They’ll be hungry in Hungary if this keeps up.
The landlocked land of the Legényes (Dracula’s favorite dance) has taken the biotech bull by the horns and, in a start-up campaign to bleed Monsanto dry, has boldly ploughed under more than a thousand acres of GMO corn. The rest of Europe is not expected to follow suit because they have no use for the plethora of bull’s blood that resulted—Hungary, of course, used it to make Egri Bikavér.
Meaning ‘Bull’s Blood of Eger’ (a city in Northern Hungary), the famous wine is actually hemoglobin-free, and made (like Châteauneuf-du-Pape) from a blend of up to 13 grapes. Some of these are familiar to New Worlders (pinot noir, syrah, cabernet sauvignon) while some are very Eastern European: Kadarka, kékfrankos, bíborkadarka and kékoportó. The wine is a testosterone-laden bombshell, rich with black fruits and troglodytic tannins, often aggressively acidic and generally, worthy of its name.
Monsanto, meanwhile, was named for the father-in-law of the founder and from the outset produced far more bullshit than bull’s blood. Imagine sporting a Monsanto business card and giving prospective clients a rundown of your company’s product history: Saccharine (linked to bladder cancer in lab rats), sulphuric acid (used by Jeffrey Dahmer to dissolve murder victims), DDT (a cause of diabetes), Agent Orange (linked to birth defects in Vietcong children and other living things), PCB (causes liver damage), Bt Cotton (every 30 minutes, an Indian farmer commits suicide due to debts caused by this product not producing as promised—this is not a typo.)
And This Isn’t Even What’s Pissing The Hunkies Off
Hungary is one of six EU nations to have banned genetically modified seeds, and the Orwellian-sounding Deputy State Secretary of the Ministry of Rural Development apparently stumbled across some no-no’s grow-growing during a random corn check. Corn checks are the Magyar equivalent of DUI roadblocks, although the Ministry of Rural Intoxication has those too in order to make sure that the citizens are blasted on Egri Bikavér and not Sangre de Toro, since it’s the only thing the country produces beside goulash and Gabors.
Oh, and they grow corn. Unmodified corn, thanks to the jackbooted government corndogs, even though maize itself is genetically modified grass, and even though the European Commission Directorate-General for Research and Innovation reported in 2010: “The main conclusion to be drawn from the efforts of more than 130 research projects covering a period of more than 25 years of research and involving more than 500 independent research groups, is that GMOs are not more risky than conventional plant breeding technologies.”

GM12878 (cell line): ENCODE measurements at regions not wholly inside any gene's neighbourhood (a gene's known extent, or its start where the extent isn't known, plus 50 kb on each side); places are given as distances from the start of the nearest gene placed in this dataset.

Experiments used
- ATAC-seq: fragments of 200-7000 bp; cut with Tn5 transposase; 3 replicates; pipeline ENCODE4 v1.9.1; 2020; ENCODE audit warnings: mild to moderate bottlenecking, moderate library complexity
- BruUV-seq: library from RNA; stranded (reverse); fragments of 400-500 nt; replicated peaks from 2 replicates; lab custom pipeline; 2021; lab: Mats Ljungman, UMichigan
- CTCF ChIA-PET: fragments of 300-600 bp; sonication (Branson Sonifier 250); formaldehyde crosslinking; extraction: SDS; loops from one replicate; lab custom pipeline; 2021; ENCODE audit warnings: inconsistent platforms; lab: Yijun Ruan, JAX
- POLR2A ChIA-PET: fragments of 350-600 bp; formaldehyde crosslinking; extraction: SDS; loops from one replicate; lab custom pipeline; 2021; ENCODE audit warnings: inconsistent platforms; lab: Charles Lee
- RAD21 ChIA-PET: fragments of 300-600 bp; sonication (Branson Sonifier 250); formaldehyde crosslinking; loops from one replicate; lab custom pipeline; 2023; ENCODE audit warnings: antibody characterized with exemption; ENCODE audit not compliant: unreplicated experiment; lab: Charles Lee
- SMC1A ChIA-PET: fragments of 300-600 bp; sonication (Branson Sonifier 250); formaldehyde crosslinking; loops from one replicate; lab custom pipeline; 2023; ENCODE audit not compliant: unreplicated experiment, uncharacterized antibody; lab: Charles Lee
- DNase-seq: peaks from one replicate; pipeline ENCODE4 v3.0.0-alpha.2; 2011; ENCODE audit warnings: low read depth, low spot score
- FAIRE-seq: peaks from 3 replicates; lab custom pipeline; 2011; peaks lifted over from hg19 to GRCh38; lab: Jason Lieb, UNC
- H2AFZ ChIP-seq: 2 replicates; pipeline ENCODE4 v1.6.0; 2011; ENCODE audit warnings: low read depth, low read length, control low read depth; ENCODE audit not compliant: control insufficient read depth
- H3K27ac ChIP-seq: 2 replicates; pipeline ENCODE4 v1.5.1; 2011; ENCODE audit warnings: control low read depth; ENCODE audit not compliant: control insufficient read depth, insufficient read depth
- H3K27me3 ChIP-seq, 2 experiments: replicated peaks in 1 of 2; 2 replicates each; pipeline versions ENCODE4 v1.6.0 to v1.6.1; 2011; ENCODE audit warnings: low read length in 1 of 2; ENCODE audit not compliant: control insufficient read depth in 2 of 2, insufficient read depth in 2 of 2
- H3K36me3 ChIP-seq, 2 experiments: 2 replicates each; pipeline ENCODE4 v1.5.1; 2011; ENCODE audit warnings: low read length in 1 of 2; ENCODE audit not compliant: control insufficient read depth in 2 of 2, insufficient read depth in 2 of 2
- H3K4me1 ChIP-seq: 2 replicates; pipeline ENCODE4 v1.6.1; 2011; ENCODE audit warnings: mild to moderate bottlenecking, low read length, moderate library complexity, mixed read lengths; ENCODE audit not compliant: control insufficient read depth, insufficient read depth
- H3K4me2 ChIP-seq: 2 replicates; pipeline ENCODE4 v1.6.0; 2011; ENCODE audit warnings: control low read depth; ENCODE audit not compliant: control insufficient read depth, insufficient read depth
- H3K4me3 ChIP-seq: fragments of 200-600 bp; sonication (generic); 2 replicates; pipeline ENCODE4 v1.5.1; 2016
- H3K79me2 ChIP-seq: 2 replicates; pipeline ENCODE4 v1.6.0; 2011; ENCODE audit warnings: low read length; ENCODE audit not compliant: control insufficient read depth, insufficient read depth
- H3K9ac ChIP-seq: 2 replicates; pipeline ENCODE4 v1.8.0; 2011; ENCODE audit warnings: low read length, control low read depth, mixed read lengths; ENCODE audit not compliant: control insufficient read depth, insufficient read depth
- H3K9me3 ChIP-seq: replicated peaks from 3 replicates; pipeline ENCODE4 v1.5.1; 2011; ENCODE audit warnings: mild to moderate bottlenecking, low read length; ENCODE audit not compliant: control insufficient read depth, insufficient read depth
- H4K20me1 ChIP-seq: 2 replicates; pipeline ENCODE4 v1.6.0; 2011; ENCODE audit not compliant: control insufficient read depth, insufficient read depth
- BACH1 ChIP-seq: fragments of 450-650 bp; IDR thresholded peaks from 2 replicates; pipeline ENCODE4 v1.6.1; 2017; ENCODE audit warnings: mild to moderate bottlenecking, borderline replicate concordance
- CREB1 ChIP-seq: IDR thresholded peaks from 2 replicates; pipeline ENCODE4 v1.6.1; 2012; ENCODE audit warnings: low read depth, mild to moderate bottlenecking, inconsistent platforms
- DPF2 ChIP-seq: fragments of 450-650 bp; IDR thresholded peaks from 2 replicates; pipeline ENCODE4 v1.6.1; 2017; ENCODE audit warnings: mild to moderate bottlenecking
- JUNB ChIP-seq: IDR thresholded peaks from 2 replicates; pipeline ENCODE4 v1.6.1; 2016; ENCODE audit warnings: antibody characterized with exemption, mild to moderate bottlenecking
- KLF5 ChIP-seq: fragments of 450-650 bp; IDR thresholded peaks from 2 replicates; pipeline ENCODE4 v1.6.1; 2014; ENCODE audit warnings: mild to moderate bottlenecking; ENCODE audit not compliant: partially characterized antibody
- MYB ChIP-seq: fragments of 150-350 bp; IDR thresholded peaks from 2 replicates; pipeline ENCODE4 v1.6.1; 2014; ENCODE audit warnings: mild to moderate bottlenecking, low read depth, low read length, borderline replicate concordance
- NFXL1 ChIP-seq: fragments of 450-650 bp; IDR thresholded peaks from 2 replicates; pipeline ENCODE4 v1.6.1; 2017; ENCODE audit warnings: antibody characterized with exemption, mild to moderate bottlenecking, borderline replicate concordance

Or, in streetspeak: ‘Safe’.
Don’t get me wrong, I’m not waving Monsanto’s gonfalon, and no, I don’t have a business card with my name and theirs in flagrante delicto. I am, however, amused that groups who generally support small farmers are heralding the systematic destruction of their fields by Big Brother as some sort of bold Slavic stance against juggernaut technology. Planetsave, for example, chuckles, ‘This looks like it’s going to be another slap in the face for Monsanto.’ (http://s.tt/12TaC), while the self-described ‘health guru’ Dr. Mercola—utterly missing the point that the fields were ravaged not because the GM corn was a health hazard, but because the seeds were illegal—snits, ‘Should be a major wake-up call to anyone in the United States and elsewhere who believes GM crops are harmless.’ (mercola.com).
What they fail to mention is that when the Hungarian crops were destroyed, it was too late in the season to replant, and that the compensation the farmers would normally be paid for the government’s pillagery will instead go to the creditors of the seed company that sold them the GM corn to begin with—apparently without informing them what it was—because the company is in bankruptcy. So, the final score is Hungarian Ecofriendly P.R., 1 and Hungarian Peasants, 0.
Monsanto, of course, won’t be affected since the seeds had already been paid for, and it shouldn’t hurt future sales much since they’re illegal anyway.
And what about the February 13, 2012 court ruling holding Monsanto liable for neurological damage caused to French farmer Paul François after he breathed Lasso herbicide while cleaning equipment—even though the warning label clearly states that a multitude of health risks have been associated with inhaling the crap?
Personally, I question the competence of Monsanto’s lawyers. I mean, how do you lose a case to someone whose main symptom is memory loss? Isn’t your opening statement, “Mr. François, are you sure that you did not know perfectly well the risks in using this product and have simply forgotten that you did??”
Anyway, Paully Frank claims total disability and intends to retire at age 47 on Monsanto’s nickel. Bully for him—he’s from Charente in Western France, home to the lovely intoxicant Pineau des Charentes, a sweet, non-sanguineous mistelle made by blending lightly fermented wine with Cognac and aged for a minimum of 18 months. Pineau production sounds like an ideal second career for the memory-challenged bumpkin since legend insists that the apéritif was invented by a winemaker who accidentally added grape must to a barrel into which he’d forgotten that he had already poured Cognac.
One hopes that François will find a different location to store his bull’s blood.